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Meet Mikael Kennedy of King Kennedy Rugs

Today we’d like to introduce you to Mikael Kennedy.

Mikael, please share your story with us. How did you get to where you are today?
I began collecting rugs in my travels as a professional photographer seven or eight years ago, I was drawn specifically to the threadbare pieces, the ones that showed signs of their age. The first rug I ever bought was a caucasian prayer rug from 1890, the rug was worn bare where someone’s hands and knees had been places for decades. It blew my mind to be holding a piece that old, one that someone has put some much love and care into making and then into using. I was hooked.

I started to realize that the same visual instincts that drew me to photography (specifically landscapes) were what drew me to these rugs, color texture and pattern. So I started collecting more, posting pictures of them online, one day someone asked me to find them a rug, then another person, then Club Monaco asked me to help them find some Navajo rugs for a store in London. The business just built from there, I travel with an empty duffle most of the time now in case I find a good piece.

I’m very specific about what I collect, I only buy pieces I’d be happy owning for the rest of my life, if they happen to sell then I get to by more. Now I’m 400+ rugs in and still going, I work with dealers all over the world to find these special pieces, sometimes using cutter rugs or scraps to do collaborations with artists and designers I meet through my photo work. I’ve made bags, shoes and even a chair and more is coming this year.

Overall, has it been relatively smooth? If not, what were some of the struggles along the way?
This was entirely started as a hobby that turned into a side hussle. Lack of necessity is one of the most powerful and beautiful things. It’d be a different story if this was my full-time job, but it’s just a labor of love.

Please tell us about King Kennedy Rugs.
I collect and sell primarily antique Persian and Navajo rugs and weavings. Generally, all the pieces are approximately 100 years old, give or take. The rugs I sell are of a very specific style and wear (think distressed jeans) only buying up pieces that show their age.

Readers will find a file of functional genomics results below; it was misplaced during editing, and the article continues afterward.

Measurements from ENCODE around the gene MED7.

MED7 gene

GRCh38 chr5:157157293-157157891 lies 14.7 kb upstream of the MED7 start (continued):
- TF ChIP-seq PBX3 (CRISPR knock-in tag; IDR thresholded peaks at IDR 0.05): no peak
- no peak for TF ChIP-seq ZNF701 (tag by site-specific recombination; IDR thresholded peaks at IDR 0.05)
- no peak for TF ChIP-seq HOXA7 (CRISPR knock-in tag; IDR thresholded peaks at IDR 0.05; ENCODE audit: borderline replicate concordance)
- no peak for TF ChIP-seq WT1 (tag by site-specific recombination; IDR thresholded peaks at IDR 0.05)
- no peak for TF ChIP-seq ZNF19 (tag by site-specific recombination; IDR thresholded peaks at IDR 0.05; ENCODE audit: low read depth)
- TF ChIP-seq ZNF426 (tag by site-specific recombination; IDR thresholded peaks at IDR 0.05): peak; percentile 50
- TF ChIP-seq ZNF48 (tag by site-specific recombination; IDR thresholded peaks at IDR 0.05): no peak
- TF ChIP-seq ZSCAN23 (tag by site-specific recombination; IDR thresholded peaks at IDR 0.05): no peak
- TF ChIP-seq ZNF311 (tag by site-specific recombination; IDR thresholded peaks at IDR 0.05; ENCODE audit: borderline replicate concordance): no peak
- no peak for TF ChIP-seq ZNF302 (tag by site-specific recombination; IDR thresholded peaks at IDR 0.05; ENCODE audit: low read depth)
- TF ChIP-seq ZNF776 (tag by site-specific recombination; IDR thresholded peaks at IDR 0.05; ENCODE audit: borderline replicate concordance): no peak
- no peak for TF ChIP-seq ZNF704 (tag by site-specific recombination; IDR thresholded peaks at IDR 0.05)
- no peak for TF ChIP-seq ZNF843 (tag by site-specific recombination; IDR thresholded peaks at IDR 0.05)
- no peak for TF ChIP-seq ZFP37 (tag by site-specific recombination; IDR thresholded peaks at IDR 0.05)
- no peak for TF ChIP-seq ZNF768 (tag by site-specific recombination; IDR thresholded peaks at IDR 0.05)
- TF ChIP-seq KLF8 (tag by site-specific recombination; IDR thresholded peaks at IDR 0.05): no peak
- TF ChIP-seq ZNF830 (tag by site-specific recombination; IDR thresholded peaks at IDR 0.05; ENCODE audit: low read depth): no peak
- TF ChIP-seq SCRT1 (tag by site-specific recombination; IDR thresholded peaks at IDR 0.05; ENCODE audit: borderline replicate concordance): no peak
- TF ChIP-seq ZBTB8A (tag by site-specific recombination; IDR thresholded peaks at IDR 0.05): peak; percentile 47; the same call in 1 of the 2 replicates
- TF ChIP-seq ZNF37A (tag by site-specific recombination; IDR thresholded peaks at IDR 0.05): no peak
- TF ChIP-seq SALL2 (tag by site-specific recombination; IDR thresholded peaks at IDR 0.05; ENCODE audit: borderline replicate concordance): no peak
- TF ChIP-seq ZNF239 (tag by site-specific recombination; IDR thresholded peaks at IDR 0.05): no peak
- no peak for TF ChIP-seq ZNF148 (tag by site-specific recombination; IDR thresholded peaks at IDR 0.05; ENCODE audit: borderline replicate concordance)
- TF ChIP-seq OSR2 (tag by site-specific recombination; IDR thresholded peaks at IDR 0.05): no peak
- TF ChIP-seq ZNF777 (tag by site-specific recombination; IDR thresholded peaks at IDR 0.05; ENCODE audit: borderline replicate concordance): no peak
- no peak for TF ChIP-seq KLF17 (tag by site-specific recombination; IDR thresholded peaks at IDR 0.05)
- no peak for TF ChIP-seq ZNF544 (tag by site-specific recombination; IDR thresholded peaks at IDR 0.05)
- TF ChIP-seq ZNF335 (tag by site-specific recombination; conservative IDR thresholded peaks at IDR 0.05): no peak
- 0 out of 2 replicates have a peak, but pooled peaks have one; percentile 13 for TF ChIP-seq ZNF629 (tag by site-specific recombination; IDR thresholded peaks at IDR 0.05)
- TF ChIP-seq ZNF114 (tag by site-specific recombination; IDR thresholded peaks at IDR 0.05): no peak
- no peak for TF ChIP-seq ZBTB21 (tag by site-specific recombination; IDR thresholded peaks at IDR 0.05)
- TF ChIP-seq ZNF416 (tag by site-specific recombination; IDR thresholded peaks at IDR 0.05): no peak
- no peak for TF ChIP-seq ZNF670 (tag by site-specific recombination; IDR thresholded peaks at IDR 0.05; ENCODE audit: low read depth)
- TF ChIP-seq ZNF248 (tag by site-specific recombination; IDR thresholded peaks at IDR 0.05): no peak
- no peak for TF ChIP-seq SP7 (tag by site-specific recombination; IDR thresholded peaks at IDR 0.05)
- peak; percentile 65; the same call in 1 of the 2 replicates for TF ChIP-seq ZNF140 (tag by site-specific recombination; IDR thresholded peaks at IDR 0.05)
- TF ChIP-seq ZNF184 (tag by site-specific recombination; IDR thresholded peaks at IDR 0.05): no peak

It’s a heavily curated collection which is key, most rug dealers have a wide variety which makes it difficult to find these pieces which are usually the only type my clients are looking for. I also work with clients both for private homes and larger companies to source pieces for specific projects. I have a network of rug dealers (generally 3rd or 4th generation dealers) who I work with worldwide to hunt for these beauties.

I am clearly obsessed with these rugs, the patterns and textures are maps of human existence, but what I’ve really been enjoying lately is partnering with fashion designers to make one of a kind pieces, most recently two pairs of shoes with a brand called No. One Systems out of Venice. I have a line of new one of a kind bags made out of an old massive Kilim piece coming out later this year with Billy Kirk, and a chair with Stephen Kenn is in the works as well.

If you had to go back in time and start over, would you have done anything differently?
There are always rugs I regret selling, I grow attached to them, but being willing to sell them off is what separates the collectors from the hoarders. 🙂 In particular, there were three room-sized Heriz’s that I sold maybe five years ago that I still think about, wishing I’d kept one for myself. The wear on them was just fantastic.


  • Small and Medium rugs generally priced $250-1500
  • Room Size rugs run from $1250-5600
  • Navajo pieces right now run from $800-3250

Contact Info:

Getting in touch: VoyageLA is built on recommendations from the community; it’s how we uncover hidden gems, so if you know someone who deserves recognition please let us know here.

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